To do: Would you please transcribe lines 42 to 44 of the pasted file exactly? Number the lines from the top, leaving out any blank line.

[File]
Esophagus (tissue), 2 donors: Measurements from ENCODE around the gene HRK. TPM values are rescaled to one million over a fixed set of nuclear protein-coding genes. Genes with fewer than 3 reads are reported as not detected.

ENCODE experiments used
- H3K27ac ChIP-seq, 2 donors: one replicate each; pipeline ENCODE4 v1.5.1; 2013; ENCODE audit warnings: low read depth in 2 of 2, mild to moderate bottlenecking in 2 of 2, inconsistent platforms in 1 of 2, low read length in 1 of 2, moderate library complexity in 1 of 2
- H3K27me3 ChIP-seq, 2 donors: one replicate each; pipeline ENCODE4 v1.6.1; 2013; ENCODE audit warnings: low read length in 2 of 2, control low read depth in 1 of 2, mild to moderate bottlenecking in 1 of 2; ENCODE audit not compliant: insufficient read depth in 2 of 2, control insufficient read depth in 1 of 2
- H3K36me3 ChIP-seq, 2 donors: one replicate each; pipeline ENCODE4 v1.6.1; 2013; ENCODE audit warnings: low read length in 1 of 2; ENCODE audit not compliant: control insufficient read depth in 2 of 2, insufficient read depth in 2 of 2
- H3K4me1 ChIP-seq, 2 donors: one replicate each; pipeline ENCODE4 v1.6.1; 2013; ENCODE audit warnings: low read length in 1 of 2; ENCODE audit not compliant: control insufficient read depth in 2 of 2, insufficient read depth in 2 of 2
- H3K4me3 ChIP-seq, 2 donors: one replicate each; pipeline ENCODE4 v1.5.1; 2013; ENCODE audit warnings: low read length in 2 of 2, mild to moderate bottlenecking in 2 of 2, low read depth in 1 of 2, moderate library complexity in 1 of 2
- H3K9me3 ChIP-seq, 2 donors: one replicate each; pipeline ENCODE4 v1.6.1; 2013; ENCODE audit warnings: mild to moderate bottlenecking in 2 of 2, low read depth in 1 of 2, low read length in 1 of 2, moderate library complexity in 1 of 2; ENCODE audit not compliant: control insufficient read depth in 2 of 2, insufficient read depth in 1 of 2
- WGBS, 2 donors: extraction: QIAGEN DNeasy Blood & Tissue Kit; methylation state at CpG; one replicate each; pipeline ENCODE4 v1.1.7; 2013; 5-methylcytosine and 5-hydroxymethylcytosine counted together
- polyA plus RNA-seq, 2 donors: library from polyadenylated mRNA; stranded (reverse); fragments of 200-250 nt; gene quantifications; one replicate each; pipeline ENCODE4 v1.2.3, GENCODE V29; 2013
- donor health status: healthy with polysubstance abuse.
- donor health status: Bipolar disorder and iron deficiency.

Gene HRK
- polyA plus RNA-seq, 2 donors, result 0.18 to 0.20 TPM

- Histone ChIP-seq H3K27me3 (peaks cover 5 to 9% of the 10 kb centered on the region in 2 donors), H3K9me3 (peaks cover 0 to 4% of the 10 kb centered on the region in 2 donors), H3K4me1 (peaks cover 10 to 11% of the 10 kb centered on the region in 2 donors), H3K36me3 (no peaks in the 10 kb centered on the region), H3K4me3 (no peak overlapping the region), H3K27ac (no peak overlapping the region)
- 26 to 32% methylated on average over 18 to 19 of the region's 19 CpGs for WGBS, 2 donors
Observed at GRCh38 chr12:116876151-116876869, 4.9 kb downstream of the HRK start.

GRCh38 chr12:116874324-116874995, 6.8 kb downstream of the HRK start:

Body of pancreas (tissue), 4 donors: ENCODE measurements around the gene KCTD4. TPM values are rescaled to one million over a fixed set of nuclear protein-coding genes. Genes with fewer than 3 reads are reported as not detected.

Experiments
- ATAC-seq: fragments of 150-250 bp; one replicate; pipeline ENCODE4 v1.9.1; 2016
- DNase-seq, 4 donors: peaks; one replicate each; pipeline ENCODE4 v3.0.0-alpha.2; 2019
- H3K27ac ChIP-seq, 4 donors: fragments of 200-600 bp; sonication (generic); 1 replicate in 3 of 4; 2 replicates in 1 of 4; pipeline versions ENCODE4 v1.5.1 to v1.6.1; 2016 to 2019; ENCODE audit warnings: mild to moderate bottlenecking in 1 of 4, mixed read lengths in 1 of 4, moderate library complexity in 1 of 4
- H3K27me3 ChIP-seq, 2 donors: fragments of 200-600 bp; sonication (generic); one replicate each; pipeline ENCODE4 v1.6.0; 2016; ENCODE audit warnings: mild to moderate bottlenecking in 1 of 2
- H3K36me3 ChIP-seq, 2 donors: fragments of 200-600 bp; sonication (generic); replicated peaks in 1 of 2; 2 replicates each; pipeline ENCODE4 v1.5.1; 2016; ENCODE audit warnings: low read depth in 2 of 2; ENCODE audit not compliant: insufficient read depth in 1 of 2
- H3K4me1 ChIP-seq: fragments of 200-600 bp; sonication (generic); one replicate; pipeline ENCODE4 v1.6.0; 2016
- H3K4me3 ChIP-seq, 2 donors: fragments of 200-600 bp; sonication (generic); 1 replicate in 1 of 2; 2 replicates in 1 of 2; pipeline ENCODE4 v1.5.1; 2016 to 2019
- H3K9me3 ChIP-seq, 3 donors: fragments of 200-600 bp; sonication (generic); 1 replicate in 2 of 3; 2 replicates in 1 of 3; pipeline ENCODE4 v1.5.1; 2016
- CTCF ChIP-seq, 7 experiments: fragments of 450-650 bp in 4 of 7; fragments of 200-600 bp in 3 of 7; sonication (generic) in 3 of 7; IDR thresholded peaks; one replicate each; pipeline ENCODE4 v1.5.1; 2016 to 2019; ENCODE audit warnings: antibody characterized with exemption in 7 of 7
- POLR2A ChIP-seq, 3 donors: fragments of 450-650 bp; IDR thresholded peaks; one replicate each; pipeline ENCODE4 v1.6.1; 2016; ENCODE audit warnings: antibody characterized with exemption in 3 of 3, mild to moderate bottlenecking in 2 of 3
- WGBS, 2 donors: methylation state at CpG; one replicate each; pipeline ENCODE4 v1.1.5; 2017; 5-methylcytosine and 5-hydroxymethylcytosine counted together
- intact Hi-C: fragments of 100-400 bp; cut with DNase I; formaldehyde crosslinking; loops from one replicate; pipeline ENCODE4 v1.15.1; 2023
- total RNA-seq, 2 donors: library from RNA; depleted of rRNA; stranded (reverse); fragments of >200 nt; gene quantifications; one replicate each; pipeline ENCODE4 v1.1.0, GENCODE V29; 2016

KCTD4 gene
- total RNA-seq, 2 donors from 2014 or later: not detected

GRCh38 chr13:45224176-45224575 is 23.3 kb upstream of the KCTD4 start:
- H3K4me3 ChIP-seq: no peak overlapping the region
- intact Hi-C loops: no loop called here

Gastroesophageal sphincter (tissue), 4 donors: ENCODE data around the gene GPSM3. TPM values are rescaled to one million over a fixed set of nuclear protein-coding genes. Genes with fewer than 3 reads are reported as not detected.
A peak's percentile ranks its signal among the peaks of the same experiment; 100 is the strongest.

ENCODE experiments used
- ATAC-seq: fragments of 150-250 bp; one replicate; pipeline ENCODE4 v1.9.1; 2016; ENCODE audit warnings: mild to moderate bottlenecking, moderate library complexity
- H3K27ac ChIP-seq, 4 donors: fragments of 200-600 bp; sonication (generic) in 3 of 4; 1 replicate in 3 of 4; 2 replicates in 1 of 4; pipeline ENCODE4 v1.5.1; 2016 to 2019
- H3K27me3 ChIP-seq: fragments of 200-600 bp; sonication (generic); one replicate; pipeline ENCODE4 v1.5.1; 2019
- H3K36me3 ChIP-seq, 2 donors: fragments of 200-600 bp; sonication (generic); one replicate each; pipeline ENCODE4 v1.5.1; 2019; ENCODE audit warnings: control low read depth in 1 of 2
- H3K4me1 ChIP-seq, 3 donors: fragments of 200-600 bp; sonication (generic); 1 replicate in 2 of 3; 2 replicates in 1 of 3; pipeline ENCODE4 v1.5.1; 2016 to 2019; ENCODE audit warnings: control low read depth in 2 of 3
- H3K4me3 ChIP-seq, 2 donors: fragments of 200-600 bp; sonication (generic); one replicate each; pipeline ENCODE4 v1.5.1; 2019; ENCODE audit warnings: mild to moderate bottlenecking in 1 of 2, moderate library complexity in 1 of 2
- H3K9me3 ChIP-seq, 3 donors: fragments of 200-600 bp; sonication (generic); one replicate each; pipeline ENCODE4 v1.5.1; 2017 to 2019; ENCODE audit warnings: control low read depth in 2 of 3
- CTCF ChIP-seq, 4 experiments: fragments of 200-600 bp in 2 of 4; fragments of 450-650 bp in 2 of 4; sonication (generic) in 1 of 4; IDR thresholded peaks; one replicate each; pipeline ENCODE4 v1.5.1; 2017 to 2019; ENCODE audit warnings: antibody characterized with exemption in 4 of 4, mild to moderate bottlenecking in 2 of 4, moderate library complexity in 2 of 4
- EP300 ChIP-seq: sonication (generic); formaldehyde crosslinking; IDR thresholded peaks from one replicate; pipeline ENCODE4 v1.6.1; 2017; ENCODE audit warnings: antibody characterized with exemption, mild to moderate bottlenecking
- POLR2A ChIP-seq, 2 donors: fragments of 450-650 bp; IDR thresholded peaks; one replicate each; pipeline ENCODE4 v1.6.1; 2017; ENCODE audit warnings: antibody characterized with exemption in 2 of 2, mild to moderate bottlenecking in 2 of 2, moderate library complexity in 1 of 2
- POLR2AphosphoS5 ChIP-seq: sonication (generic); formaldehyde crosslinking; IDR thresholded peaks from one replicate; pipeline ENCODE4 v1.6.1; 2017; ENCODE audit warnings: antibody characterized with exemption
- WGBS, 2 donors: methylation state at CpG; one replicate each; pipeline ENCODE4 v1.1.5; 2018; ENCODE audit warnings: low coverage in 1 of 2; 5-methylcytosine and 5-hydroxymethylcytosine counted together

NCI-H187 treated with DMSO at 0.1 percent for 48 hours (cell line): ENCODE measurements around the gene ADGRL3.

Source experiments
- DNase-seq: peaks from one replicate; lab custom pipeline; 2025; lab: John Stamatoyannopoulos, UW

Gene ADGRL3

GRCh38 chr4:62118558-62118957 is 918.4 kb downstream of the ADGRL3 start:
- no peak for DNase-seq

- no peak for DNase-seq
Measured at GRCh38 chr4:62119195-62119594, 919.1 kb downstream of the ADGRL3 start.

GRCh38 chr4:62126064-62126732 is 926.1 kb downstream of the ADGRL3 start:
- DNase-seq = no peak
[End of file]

- ATAC-seq: fragments of 150-250 bp; one replicate; pipeline ENCODE4 v1.9.1; 2016; ENCODE audit warnings: mild to moderate bottlenecking, moderate library complexity
- H3K27ac ChIP-seq, 4 donors: fragments of 200-600 bp; sonication (generic) in 3 of 4; 1 replicate in 3 of 4; 2 replicates in 1 of 4; pipeline ENCODE4 v1.5.1; 2016 to 2019
- H3K27me3 ChIP-seq: fragments of 200-600 bp; sonication (generic); one replicate; pipeline ENCODE4 v1.5.1; 2019